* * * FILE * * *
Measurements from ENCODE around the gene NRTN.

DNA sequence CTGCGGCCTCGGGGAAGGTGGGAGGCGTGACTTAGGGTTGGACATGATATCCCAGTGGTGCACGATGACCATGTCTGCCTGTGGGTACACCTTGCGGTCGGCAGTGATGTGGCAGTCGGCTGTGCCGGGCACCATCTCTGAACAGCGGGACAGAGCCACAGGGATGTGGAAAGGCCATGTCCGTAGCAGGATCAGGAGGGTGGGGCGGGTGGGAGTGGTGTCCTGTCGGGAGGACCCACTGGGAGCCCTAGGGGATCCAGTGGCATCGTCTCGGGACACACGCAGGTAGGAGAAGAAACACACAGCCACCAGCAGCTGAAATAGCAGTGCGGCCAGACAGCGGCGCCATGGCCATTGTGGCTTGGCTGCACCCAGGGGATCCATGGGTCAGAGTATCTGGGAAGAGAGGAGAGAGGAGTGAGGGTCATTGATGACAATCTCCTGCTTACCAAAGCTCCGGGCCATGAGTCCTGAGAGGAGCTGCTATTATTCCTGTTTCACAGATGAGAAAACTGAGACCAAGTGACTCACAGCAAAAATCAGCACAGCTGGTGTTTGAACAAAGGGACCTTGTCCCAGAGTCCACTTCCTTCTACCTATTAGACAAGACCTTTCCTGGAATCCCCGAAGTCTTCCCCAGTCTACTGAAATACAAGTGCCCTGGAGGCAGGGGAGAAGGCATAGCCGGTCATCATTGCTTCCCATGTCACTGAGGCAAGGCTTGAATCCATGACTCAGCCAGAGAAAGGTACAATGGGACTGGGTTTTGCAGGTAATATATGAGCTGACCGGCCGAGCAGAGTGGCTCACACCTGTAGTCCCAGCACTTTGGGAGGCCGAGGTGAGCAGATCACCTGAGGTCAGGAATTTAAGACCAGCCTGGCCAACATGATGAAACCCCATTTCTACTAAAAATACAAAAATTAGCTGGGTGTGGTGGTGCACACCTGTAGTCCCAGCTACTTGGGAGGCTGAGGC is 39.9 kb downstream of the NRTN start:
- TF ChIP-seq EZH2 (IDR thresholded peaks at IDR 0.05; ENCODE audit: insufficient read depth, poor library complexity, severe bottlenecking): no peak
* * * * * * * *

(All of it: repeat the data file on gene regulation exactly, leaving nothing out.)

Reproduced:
Measurements from ENCODE around the gene NRTN.

DNA sequence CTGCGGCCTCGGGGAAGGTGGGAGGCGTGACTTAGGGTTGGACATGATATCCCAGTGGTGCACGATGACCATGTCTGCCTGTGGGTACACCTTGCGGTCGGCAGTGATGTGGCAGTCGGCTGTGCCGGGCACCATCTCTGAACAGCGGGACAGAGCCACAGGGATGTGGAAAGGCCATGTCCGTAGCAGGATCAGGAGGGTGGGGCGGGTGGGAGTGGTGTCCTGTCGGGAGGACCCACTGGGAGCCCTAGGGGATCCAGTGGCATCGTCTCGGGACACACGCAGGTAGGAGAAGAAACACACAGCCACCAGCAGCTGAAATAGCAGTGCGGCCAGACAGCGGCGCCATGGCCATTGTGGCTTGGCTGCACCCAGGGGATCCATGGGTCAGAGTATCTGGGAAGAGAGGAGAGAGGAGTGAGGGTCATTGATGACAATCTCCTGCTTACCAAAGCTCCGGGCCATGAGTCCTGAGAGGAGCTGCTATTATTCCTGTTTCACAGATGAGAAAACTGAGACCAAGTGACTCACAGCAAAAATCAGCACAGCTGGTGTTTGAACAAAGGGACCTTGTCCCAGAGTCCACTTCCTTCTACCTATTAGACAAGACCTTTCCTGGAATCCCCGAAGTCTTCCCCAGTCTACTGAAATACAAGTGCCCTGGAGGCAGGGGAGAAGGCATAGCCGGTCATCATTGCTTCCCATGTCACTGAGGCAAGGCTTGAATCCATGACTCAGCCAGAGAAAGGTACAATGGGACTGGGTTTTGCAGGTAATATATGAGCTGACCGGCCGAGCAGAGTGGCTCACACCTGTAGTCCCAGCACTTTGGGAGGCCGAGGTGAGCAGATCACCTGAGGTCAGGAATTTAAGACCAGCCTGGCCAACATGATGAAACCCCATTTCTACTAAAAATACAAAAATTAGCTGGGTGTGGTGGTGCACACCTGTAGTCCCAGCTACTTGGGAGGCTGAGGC is 39.9 kb downstream of the NRTN start:
- TF ChIP-seq EZH2 (IDR thresholded peaks at IDR 0.05; ENCODE audit: insufficient read depth, poor library complexity, severe bottlenecking): no peak